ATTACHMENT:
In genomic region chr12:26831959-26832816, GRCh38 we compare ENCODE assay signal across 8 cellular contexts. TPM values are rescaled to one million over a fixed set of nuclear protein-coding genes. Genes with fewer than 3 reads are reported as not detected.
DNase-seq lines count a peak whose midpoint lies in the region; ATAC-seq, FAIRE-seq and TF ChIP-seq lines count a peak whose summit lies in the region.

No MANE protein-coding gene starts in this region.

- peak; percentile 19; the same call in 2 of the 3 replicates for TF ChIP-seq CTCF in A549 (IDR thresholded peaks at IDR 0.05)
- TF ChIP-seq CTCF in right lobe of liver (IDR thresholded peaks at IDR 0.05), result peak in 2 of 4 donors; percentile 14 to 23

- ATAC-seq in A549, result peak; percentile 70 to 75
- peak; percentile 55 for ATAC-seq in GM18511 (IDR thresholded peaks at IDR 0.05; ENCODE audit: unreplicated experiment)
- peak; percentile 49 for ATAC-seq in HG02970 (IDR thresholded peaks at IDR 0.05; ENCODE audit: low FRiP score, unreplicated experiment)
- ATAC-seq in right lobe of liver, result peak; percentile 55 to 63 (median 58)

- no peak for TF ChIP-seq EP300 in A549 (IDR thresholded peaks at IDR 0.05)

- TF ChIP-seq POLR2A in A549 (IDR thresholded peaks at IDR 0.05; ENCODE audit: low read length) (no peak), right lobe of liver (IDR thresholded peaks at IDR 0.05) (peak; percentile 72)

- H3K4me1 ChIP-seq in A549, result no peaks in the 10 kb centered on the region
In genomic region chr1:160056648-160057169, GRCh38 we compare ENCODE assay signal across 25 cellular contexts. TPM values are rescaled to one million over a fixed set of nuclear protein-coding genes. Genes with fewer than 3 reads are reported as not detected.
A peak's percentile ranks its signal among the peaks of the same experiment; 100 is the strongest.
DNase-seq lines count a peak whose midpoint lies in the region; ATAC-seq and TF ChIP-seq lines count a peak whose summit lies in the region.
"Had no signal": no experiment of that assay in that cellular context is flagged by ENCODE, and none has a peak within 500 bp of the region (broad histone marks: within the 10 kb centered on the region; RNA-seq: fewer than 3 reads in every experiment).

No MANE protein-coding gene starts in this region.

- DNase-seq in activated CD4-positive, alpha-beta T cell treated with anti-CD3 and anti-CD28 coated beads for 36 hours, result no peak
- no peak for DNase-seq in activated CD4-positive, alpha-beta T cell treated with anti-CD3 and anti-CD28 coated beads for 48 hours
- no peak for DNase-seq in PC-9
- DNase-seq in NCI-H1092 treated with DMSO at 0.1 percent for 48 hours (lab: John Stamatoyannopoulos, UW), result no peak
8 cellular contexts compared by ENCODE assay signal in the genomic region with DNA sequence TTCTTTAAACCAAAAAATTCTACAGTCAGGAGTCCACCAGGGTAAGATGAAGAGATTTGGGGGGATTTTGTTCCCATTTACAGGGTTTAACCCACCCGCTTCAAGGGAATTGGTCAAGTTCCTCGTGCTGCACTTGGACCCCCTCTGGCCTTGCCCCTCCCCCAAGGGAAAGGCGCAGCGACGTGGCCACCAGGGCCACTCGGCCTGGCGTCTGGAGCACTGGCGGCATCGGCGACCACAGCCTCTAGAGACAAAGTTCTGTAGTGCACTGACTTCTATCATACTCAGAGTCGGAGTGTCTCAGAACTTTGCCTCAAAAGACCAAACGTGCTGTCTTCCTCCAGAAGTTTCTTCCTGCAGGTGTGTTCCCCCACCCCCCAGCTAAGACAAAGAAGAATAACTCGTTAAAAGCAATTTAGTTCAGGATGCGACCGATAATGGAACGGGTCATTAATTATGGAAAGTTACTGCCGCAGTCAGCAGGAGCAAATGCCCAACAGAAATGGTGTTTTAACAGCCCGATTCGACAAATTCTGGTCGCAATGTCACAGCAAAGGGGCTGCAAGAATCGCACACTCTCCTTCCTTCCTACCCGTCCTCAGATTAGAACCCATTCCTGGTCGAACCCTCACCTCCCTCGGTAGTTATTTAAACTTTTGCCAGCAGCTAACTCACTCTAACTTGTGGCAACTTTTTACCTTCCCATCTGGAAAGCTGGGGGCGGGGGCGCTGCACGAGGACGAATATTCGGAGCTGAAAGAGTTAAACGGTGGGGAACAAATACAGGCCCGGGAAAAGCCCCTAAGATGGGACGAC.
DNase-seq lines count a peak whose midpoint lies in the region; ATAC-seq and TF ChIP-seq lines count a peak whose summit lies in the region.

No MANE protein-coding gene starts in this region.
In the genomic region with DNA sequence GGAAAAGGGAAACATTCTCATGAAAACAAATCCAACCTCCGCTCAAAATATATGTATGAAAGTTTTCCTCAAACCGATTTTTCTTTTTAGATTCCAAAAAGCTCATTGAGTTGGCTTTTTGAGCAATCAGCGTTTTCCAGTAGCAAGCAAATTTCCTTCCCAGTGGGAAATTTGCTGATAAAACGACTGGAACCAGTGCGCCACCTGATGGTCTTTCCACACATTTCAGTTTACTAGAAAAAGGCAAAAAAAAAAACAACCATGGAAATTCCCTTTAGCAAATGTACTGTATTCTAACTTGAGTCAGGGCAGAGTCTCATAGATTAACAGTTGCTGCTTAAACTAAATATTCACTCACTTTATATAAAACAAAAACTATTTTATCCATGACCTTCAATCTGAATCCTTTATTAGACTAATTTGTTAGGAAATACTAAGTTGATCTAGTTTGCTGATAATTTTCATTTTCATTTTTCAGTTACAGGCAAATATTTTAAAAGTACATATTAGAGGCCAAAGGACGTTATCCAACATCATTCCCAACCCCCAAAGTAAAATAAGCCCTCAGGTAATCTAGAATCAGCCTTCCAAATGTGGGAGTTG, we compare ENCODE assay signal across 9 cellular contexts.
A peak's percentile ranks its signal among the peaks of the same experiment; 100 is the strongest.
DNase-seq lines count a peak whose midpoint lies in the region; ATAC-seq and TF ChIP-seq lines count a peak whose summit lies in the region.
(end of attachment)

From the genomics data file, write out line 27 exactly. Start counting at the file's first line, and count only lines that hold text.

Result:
DNase-seq lines count a peak whose midpoint lies in the region; ATAC-seq and TF ChIP-seq lines count a peak whose summit lies in the region.